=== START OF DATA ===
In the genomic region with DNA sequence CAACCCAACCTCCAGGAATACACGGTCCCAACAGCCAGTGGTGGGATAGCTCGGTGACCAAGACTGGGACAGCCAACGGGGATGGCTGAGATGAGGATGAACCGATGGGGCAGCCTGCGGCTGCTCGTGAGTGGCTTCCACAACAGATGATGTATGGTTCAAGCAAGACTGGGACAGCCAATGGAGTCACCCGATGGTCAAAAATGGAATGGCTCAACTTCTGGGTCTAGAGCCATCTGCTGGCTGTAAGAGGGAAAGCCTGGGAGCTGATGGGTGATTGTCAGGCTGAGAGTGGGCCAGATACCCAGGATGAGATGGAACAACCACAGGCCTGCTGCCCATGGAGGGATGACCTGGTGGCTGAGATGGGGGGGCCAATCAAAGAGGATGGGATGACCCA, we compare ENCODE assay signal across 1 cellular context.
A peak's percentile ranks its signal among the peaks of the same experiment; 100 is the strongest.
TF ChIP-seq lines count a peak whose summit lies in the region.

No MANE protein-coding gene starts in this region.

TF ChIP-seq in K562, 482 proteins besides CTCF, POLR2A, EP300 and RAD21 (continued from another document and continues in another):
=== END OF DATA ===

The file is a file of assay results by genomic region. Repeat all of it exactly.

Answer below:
In the genomic region with DNA sequence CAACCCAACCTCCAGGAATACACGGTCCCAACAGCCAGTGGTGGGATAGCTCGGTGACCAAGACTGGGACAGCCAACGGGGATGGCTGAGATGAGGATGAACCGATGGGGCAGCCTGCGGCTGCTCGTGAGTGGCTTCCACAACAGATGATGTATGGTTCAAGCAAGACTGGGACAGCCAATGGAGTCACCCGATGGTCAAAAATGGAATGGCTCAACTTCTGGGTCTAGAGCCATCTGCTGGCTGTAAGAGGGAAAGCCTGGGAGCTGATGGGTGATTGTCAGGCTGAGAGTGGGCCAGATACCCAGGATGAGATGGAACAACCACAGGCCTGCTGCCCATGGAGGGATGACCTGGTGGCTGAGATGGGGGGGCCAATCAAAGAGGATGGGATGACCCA, we compare ENCODE assay signal across 1 cellular context.
A peak's percentile ranks its signal among the peaks of the same experiment; 100 is the strongest.
TF ChIP-seq lines count a peak whose summit lies in the region.

No MANE protein-coding gene starts in this region.

TF ChIP-seq in K562, 482 proteins besides CTCF, POLR2A, EP300 and RAD21 (continued from another document and continues in another):